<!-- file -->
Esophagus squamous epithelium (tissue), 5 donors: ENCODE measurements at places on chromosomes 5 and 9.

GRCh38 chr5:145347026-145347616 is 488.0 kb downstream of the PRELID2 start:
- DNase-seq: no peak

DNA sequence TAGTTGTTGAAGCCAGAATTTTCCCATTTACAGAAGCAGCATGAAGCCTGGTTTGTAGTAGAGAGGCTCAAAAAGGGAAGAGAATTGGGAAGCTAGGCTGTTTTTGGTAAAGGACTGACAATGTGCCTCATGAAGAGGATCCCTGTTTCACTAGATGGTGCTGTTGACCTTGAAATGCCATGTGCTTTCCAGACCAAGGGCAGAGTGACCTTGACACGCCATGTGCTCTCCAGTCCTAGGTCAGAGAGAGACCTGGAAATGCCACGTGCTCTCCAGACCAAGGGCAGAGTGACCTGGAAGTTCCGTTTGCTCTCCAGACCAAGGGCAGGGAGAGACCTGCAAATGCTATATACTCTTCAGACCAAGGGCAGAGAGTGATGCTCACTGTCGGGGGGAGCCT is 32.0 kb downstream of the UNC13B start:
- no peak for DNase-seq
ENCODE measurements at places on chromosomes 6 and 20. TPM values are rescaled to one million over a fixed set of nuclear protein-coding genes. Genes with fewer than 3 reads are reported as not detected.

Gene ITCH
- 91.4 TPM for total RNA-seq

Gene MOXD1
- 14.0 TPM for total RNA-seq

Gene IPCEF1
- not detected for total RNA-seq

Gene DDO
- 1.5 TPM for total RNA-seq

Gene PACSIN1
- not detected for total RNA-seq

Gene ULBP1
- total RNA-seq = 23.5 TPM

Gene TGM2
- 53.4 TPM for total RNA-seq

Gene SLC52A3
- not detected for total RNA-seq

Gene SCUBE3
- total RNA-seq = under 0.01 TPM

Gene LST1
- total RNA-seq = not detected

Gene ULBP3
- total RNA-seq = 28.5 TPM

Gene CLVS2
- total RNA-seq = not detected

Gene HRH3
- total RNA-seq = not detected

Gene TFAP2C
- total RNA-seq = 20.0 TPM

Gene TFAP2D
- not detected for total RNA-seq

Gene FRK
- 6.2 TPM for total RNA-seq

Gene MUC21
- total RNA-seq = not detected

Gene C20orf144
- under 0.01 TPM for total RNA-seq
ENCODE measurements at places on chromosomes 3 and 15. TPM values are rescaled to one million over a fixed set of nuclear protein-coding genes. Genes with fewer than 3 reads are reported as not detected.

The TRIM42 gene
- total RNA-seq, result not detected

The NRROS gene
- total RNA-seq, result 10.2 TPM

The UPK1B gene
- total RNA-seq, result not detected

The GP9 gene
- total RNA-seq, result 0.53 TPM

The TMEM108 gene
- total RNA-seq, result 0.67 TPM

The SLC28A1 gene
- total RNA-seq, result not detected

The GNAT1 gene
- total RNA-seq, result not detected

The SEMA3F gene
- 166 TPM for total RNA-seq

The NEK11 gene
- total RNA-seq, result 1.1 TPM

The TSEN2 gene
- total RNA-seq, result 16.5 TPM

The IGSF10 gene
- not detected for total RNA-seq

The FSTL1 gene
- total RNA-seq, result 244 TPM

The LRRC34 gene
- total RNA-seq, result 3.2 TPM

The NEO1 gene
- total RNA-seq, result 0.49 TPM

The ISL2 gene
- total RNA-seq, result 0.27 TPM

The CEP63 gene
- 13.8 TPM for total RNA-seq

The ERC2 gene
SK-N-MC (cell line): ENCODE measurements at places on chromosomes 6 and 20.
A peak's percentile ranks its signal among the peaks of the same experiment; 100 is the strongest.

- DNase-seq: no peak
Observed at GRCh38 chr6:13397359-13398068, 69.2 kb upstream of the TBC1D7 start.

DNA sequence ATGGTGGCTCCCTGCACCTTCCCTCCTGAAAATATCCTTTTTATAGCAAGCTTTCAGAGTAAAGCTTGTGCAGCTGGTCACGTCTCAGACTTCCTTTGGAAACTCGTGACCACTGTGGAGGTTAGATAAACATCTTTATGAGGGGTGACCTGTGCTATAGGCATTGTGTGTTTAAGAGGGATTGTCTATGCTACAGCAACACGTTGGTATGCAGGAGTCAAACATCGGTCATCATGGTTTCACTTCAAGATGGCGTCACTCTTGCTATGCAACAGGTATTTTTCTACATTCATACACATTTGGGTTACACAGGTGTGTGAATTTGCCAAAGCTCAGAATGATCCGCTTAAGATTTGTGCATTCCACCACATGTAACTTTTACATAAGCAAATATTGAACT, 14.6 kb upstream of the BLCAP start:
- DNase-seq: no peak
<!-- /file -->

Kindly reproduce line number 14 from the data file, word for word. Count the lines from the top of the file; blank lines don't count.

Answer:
- 1.5 TPM for total RNA-seq